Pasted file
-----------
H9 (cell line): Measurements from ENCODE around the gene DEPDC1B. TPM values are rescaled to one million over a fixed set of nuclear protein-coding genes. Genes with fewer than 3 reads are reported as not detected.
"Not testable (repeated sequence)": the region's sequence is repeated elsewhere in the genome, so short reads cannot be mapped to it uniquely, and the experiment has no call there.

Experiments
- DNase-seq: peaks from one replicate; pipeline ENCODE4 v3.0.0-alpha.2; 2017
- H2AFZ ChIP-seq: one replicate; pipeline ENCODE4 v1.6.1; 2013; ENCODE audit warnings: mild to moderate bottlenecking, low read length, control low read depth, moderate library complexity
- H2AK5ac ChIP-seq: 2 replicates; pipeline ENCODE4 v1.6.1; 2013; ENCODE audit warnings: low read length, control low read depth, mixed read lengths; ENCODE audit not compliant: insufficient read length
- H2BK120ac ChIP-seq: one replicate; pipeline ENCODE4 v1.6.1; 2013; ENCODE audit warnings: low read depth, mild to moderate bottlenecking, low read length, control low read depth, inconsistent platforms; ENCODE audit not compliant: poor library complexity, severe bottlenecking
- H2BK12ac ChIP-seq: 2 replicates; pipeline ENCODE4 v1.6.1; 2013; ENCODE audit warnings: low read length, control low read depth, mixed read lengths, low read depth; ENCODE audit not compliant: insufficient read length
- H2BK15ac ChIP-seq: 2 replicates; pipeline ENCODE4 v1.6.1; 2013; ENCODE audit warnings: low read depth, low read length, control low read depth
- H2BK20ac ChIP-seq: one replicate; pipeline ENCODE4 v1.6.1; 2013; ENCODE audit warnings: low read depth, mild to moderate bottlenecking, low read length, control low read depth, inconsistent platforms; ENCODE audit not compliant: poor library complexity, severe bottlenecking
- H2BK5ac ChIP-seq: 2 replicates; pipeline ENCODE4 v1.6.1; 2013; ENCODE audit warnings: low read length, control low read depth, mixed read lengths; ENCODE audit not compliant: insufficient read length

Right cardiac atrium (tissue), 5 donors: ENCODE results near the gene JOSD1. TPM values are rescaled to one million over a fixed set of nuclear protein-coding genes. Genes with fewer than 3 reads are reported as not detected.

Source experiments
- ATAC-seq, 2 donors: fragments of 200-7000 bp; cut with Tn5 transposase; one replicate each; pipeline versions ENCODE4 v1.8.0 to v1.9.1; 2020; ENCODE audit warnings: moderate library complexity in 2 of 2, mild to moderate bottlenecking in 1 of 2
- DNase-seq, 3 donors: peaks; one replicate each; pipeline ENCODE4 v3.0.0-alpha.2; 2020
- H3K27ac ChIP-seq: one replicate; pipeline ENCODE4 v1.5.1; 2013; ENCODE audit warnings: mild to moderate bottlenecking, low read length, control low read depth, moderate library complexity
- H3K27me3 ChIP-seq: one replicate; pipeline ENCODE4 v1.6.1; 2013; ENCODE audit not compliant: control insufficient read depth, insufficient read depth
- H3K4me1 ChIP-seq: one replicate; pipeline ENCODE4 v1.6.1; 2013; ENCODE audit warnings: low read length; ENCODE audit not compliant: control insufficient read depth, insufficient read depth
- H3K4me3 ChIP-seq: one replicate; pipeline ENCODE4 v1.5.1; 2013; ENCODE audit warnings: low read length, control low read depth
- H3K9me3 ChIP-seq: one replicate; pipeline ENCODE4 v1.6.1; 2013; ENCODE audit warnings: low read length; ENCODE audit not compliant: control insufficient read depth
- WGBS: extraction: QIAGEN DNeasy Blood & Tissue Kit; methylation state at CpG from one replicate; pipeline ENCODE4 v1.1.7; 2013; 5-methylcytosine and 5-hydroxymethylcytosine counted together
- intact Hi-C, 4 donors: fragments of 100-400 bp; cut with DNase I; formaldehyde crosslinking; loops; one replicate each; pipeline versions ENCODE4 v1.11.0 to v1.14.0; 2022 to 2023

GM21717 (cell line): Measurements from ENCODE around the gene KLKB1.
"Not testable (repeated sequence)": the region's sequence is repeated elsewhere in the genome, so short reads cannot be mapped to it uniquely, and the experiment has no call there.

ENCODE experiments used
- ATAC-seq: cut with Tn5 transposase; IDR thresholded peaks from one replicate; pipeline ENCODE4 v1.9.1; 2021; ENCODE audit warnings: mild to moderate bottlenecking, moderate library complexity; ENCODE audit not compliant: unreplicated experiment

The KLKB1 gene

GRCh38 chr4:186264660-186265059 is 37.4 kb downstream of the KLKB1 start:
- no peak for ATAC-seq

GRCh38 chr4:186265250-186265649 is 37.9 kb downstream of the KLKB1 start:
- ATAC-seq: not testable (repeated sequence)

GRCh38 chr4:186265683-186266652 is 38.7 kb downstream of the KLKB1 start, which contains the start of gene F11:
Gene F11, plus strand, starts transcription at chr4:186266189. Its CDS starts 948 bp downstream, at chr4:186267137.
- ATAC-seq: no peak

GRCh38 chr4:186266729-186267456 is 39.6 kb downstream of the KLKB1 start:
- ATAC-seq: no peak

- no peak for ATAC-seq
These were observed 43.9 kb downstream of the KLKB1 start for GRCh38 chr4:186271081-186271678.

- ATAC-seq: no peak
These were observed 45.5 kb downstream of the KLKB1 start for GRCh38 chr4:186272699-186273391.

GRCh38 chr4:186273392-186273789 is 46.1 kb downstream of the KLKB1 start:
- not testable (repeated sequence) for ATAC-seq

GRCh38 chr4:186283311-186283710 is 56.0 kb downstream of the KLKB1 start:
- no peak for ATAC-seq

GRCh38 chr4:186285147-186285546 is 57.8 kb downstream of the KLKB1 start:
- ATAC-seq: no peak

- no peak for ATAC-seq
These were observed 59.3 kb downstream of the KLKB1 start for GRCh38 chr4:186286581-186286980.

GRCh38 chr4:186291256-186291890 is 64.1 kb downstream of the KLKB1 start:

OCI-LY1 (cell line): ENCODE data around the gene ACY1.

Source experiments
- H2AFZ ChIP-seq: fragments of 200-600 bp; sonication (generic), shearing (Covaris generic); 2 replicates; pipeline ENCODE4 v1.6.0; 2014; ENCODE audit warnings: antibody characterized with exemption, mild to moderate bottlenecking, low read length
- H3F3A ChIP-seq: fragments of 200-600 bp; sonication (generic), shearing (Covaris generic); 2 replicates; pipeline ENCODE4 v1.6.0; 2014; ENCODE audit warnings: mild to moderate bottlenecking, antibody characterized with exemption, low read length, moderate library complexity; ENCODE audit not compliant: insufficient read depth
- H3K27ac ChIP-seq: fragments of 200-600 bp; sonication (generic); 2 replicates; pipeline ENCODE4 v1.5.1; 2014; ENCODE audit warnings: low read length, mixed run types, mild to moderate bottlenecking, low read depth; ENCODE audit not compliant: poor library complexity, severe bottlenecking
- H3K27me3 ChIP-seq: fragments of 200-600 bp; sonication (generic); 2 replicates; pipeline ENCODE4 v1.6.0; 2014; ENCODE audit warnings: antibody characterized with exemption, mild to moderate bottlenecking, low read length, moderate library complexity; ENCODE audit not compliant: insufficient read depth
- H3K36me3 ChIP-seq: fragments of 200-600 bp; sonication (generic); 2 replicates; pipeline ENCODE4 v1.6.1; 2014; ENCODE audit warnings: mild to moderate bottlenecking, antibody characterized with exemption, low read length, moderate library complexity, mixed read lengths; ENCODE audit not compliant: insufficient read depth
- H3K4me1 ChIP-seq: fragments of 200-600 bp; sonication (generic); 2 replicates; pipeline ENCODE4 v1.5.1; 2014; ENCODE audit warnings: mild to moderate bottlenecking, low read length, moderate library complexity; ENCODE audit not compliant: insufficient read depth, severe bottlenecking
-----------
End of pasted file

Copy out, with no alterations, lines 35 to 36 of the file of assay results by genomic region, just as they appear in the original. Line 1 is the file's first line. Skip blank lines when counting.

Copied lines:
GRCh38 chr4:186266729-186267456 is 39.6 kb downstream of the KLKB1 start:
- ATAC-seq: no peak